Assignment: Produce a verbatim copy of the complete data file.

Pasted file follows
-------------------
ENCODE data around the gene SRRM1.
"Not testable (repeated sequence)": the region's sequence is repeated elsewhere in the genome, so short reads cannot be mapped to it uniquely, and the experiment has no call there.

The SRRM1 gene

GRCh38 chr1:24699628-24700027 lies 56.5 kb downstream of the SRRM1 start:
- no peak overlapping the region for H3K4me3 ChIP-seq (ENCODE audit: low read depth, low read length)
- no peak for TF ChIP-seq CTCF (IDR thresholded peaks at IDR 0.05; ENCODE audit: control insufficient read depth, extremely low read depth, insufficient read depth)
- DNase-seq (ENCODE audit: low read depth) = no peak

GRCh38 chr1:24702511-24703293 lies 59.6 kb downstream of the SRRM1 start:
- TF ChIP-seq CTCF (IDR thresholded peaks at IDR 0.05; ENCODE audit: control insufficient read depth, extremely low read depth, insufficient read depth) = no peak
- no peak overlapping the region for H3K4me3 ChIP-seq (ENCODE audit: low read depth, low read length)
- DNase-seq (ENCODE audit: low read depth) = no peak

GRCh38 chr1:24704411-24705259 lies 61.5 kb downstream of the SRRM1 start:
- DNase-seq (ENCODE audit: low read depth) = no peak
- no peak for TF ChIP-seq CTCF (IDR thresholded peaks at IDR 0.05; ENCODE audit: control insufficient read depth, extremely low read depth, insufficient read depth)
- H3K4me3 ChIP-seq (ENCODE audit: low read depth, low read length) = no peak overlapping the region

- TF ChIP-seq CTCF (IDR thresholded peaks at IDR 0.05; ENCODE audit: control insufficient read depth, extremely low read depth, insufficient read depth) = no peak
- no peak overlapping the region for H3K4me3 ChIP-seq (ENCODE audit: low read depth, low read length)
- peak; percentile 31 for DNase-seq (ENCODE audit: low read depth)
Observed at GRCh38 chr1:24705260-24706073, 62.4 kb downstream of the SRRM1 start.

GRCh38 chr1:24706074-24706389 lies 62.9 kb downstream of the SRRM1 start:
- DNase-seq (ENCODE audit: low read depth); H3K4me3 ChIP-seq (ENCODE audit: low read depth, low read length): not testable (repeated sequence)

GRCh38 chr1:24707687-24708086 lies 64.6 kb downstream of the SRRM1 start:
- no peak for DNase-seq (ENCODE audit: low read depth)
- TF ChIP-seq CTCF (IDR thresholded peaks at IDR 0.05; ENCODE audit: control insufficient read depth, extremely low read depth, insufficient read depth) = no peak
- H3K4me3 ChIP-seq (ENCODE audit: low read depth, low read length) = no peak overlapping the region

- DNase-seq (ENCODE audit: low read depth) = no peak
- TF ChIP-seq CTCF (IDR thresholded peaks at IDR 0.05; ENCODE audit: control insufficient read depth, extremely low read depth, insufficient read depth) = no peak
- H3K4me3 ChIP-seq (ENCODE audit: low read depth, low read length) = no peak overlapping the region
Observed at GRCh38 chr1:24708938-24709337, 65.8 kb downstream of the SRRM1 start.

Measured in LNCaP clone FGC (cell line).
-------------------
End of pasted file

ENCODE data around the gene SRRM1.
"Not testable (repeated sequence)": the region's sequence is repeated elsewhere in the genome, so short reads cannot be mapped to it uniquely, and the experiment has no call there.

The SRRM1 gene

GRCh38 chr1:24699628-24700027 lies 56.5 kb downstream of the SRRM1 start:
- no peak overlapping the region for H3K4me3 ChIP-seq (ENCODE audit: low read depth, low read length)
- no peak for TF ChIP-seq CTCF (IDR thresholded peaks at IDR 0.05; ENCODE audit: control insufficient read depth, extremely low read depth, insufficient read depth)
- DNase-seq (ENCODE audit: low read depth) = no peak

GRCh38 chr1:24702511-24703293 lies 59.6 kb downstream of the SRRM1 start:
- TF ChIP-seq CTCF (IDR thresholded peaks at IDR 0.05; ENCODE audit: control insufficient read depth, extremely low read depth, insufficient read depth) = no peak
- no peak overlapping the region for H3K4me3 ChIP-seq (ENCODE audit: low read depth, low read length)
- DNase-seq (ENCODE audit: low read depth) = no peak

GRCh38 chr1:24704411-24705259 lies 61.5 kb downstream of the SRRM1 start:
- DNase-seq (ENCODE audit: low read depth) = no peak
- no peak for TF ChIP-seq CTCF (IDR thresholded peaks at IDR 0.05; ENCODE audit: control insufficient read depth, extremely low read depth, insufficient read depth)
- H3K4me3 ChIP-seq (ENCODE audit: low read depth, low read length) = no peak overlapping the region

- TF ChIP-seq CTCF (IDR thresholded peaks at IDR 0.05; ENCODE audit: control insufficient read depth, extremely low read depth, insufficient read depth) = no peak
- no peak overlapping the region for H3K4me3 ChIP-seq (ENCODE audit: low read depth, low read length)
- peak; percentile 31 for DNase-seq (ENCODE audit: low read depth)
Observed at GRCh38 chr1:24705260-24706073, 62.4 kb downstream of the SRRM1 start.

GRCh38 chr1:24706074-24706389 lies 62.9 kb downstream of the SRRM1 start:
- DNase-seq (ENCODE audit: low read depth); H3K4me3 ChIP-seq (ENCODE audit: low read depth, low read length): not testable (repeated sequence)

GRCh38 chr1:24707687-24708086 lies 64.6 kb downstream of the SRRM1 start:
- no peak for DNase-seq (ENCODE audit: low read depth)
- TF ChIP-seq CTCF (IDR thresholded peaks at IDR 0.05; ENCODE audit: control insufficient read depth, extremely low read depth, insufficient read depth) = no peak
- H3K4me3 ChIP-seq (ENCODE audit: low read depth, low read length) = no peak overlapping the region

- DNase-seq (ENCODE audit: low read depth) = no peak
- TF ChIP-seq CTCF (IDR thresholded peaks at IDR 0.05; ENCODE audit: control insufficient read depth, extremely low read depth, insufficient read depth) = no peak
- H3K4me3 ChIP-seq (ENCODE audit: low read depth, low read length) = no peak overlapping the region
Observed at GRCh38 chr1:24708938-24709337, 65.8 kb downstream of the SRRM1 start.

Measured in LNCaP clone FGC (cell line).